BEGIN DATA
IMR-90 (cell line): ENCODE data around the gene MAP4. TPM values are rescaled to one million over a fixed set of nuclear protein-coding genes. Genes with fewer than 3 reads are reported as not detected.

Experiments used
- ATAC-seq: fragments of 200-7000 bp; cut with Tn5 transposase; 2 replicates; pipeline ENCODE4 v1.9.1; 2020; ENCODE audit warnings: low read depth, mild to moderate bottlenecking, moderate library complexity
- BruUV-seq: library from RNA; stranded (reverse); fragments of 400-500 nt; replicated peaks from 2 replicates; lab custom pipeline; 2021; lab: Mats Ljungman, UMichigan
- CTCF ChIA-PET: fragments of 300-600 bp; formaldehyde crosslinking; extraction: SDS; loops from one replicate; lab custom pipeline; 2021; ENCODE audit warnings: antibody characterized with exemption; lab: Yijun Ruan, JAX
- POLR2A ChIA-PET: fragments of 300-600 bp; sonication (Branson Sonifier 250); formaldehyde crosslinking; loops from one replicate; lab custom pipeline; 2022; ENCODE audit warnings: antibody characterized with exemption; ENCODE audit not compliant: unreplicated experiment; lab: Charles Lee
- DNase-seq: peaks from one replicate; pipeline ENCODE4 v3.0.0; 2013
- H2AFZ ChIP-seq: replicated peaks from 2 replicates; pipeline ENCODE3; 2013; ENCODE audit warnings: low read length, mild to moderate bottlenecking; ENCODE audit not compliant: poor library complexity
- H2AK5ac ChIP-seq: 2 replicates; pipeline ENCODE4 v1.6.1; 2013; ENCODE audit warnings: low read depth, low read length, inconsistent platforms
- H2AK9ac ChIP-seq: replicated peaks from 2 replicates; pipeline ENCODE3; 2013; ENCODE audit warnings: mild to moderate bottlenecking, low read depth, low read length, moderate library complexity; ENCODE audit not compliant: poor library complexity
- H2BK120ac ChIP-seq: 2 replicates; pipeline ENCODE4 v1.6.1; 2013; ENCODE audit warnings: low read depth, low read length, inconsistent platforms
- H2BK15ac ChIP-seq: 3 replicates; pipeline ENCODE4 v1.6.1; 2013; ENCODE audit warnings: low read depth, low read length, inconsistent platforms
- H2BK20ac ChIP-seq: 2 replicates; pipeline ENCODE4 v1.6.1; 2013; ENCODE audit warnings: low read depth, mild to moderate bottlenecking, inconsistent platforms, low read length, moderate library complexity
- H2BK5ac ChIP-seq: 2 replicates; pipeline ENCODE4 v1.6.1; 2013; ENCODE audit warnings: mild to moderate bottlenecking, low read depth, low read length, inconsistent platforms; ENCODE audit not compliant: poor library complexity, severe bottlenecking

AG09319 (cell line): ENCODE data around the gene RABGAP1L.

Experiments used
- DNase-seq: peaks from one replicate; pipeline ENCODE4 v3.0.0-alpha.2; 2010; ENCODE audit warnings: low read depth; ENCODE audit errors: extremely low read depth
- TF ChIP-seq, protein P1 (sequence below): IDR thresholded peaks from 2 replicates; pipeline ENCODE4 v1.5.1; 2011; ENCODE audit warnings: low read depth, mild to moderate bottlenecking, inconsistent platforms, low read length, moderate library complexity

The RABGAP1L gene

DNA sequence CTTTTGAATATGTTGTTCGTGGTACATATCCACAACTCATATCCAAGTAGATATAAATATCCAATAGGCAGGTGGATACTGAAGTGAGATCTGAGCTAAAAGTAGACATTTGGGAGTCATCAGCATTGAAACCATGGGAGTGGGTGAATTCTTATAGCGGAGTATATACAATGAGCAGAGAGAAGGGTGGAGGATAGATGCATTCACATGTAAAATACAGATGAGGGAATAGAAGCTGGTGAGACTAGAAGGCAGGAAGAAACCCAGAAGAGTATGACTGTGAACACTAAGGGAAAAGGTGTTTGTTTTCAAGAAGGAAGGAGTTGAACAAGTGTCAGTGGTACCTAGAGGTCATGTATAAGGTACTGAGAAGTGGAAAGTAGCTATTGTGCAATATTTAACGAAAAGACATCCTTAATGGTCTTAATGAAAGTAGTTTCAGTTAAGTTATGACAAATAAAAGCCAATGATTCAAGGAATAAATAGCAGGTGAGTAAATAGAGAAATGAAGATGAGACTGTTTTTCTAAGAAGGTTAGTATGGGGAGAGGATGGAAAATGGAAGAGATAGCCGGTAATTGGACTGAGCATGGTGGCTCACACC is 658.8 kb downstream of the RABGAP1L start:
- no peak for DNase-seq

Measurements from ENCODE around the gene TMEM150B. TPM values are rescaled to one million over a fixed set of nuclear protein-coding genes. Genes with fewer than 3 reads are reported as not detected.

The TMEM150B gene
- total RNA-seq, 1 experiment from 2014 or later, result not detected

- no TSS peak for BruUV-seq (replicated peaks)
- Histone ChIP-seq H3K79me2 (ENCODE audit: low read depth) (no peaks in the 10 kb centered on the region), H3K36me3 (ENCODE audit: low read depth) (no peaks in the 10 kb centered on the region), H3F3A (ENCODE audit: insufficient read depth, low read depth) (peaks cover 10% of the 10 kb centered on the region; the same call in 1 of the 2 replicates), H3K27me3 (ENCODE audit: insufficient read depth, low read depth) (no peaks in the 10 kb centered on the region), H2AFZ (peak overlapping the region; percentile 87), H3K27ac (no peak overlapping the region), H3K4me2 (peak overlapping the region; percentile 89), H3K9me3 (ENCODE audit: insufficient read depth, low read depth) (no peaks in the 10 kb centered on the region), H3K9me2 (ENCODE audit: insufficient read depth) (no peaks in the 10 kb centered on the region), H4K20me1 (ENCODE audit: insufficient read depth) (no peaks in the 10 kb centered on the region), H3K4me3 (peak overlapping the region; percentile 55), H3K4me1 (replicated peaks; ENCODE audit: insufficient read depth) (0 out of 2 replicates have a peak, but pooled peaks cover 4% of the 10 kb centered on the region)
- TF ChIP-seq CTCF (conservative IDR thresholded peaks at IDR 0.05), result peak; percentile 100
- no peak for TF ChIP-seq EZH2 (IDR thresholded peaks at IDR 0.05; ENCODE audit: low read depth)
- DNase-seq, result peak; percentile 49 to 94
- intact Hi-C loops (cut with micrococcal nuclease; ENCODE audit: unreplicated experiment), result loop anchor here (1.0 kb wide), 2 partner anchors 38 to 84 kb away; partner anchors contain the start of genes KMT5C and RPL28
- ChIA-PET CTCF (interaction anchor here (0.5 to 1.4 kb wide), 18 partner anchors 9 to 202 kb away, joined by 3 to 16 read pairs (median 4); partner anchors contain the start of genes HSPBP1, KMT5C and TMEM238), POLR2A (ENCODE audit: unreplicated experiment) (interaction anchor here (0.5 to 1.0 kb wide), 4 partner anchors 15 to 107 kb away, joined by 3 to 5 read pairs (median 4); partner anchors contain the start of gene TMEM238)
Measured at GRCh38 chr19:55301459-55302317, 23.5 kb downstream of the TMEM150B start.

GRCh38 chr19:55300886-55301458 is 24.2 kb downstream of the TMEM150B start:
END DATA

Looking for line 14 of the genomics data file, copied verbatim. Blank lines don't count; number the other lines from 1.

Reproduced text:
- H2BK5ac ChIP-seq: 2 replicates; pipeline ENCODE4 v1.6.1; 2013; ENCODE audit warnings: mild to moderate bottlenecking, low read depth, low read length, inconsistent platforms; ENCODE audit not compliant: poor library complexity, severe bottlenecking